Could Sleep Be the Missing Puzzle Piece for Solving Alzheimer’s?

Researchers looking for the long-sought cause of Alzheimer’s Disease may have found a giant piece of the puzzle.

Scientists at the University of California, Berkeley, have found evidence that poor sleep is a channel through which certain proteins are able to attack the brain’s long-term memory and cause Alzheimer’s.

Excessive deposits of protein beta-amyloid are a key suspect in the cause of Alzheimer’s, a form of dementia caused by the gradual death of brain cells. An unprecedented wave of aging baby boomers is expected to make Alzheimer’s disease, which has been diagnosed in more than 40 million people, one of the world’s fastest-growing and most debilitating public health concerns.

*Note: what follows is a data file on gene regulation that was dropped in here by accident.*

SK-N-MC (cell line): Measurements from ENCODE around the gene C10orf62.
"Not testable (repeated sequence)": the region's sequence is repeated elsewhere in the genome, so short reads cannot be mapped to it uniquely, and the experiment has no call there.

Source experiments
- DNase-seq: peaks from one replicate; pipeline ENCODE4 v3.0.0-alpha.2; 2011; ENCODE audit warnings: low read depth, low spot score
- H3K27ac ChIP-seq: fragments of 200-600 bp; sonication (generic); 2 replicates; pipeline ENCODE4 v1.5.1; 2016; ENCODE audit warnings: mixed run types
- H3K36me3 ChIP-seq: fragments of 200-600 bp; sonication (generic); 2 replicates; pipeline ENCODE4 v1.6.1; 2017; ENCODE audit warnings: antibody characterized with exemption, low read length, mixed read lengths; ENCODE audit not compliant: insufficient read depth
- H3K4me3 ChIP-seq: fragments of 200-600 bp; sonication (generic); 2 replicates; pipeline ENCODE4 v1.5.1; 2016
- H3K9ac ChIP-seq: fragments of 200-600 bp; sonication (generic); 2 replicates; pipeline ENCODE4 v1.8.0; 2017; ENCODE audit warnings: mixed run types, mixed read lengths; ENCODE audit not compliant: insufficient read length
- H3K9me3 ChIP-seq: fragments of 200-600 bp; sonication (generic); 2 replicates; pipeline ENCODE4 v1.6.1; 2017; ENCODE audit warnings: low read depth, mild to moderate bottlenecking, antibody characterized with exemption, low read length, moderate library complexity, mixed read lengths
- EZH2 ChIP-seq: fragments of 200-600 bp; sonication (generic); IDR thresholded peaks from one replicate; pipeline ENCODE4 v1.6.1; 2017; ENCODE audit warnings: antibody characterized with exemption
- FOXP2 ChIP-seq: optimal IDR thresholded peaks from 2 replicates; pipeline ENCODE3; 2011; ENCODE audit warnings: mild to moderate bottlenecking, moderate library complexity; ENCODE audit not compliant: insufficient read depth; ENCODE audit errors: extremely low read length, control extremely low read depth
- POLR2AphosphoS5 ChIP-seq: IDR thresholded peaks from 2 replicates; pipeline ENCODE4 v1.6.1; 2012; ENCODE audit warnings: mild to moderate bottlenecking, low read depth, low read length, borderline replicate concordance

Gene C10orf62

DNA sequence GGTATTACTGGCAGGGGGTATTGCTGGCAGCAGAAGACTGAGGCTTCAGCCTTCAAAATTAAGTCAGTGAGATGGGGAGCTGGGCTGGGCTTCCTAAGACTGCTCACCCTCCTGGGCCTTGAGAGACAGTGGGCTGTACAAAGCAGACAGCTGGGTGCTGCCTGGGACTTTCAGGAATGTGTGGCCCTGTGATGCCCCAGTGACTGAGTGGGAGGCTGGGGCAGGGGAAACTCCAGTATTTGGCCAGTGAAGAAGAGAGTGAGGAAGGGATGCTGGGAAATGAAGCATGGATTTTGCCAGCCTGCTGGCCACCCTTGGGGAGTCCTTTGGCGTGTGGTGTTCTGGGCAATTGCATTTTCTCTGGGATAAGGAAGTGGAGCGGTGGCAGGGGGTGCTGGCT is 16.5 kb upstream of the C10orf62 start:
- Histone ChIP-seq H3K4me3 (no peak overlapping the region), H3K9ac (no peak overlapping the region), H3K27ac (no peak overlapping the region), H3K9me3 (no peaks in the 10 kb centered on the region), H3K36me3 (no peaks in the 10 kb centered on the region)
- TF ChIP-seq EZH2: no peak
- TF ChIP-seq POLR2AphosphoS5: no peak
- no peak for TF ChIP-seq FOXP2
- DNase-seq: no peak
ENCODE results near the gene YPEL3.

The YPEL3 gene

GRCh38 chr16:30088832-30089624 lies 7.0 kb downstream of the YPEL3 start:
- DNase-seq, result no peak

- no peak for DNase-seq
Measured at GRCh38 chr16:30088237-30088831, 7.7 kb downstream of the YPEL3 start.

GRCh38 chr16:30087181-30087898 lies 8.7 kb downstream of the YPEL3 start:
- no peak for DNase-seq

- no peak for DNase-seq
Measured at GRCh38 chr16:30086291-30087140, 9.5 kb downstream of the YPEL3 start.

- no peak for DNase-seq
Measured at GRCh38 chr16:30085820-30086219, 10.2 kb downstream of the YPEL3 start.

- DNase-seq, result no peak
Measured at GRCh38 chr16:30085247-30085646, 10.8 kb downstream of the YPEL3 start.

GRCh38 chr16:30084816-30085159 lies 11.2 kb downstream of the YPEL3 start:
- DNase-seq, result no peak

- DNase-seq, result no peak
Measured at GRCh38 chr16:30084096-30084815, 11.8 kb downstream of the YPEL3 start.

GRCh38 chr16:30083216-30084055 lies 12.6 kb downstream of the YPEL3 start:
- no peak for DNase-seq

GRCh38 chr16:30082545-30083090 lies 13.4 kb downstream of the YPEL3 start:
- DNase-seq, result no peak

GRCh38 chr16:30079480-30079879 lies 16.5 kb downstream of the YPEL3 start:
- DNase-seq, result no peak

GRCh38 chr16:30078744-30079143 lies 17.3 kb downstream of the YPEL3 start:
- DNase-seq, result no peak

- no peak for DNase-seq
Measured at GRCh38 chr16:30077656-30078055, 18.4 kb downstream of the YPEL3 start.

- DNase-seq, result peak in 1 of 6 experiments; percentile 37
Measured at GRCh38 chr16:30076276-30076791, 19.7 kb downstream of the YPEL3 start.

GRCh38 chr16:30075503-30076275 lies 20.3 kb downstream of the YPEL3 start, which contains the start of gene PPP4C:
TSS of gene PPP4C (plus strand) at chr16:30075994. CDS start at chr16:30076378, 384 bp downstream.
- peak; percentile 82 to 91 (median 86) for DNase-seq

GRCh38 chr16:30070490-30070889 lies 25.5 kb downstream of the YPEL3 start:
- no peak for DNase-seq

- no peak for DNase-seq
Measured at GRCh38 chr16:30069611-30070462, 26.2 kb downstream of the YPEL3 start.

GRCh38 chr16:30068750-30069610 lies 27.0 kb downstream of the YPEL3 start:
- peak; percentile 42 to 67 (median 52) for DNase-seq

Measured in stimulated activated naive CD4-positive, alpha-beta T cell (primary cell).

A buildup of beta-amyloid has been found in Alzheimer’s patients and, independently, in people reporting sleep disorders. Moreover, a 2013 University of Rochester study found that the brain cells of mice would shrink during non-rapid-eye-movement (non-REM) sleep to make space for cerebrospinal fluids to wash out toxic metabolites such as beta-amyloid.

Scientists at UC Berkeley say the great news about this finding is that poor sleep is potentially treatable.

Source: News Release

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